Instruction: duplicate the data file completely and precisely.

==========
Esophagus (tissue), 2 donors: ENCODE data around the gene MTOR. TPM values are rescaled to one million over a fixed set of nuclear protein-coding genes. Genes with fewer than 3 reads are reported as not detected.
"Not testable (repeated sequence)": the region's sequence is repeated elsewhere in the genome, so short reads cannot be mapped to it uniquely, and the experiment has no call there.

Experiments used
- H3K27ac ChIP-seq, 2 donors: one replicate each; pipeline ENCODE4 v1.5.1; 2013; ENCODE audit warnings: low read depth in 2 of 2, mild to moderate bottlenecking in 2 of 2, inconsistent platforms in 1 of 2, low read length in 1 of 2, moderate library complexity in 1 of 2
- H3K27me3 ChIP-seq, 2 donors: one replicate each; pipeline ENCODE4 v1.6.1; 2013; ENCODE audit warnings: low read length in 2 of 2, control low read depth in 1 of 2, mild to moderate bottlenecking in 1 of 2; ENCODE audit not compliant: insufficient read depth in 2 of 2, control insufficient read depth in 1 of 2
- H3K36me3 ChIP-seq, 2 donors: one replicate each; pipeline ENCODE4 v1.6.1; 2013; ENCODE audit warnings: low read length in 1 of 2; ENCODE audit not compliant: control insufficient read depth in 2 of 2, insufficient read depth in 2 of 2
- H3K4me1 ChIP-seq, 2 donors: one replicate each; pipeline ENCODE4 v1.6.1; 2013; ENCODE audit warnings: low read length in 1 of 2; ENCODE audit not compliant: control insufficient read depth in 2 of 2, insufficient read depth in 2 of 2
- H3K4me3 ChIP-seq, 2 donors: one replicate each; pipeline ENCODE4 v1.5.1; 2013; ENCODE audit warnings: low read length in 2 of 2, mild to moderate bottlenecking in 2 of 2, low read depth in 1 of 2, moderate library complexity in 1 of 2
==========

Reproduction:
Esophagus (tissue), 2 donors: ENCODE data around the gene MTOR. TPM values are rescaled to one million over a fixed set of nuclear protein-coding genes. Genes with fewer than 3 reads are reported as not detected.
"Not testable (repeated sequence)": the region's sequence is repeated elsewhere in the genome, so short reads cannot be mapped to it uniquely, and the experiment has no call there.

Experiments used
- H3K27ac ChIP-seq, 2 donors: one replicate each; pipeline ENCODE4 v1.5.1; 2013; ENCODE audit warnings: low read depth in 2 of 2, mild to moderate bottlenecking in 2 of 2, inconsistent platforms in 1 of 2, low read length in 1 of 2, moderate library complexity in 1 of 2
- H3K27me3 ChIP-seq, 2 donors: one replicate each; pipeline ENCODE4 v1.6.1; 2013; ENCODE audit warnings: low read length in 2 of 2, control low read depth in 1 of 2, mild to moderate bottlenecking in 1 of 2; ENCODE audit not compliant: insufficient read depth in 2 of 2, control insufficient read depth in 1 of 2
- H3K36me3 ChIP-seq, 2 donors: one replicate each; pipeline ENCODE4 v1.6.1; 2013; ENCODE audit warnings: low read length in 1 of 2; ENCODE audit not compliant: control insufficient read depth in 2 of 2, insufficient read depth in 2 of 2
- H3K4me1 ChIP-seq, 2 donors: one replicate each; pipeline ENCODE4 v1.6.1; 2013; ENCODE audit warnings: low read length in 1 of 2; ENCODE audit not compliant: control insufficient read depth in 2 of 2, insufficient read depth in 2 of 2
- H3K4me3 ChIP-seq, 2 donors: one replicate each; pipeline ENCODE4 v1.5.1; 2013; ENCODE audit warnings: low read length in 2 of 2, mild to moderate bottlenecking in 2 of 2, low read depth in 1 of 2, moderate library complexity in 1 of 2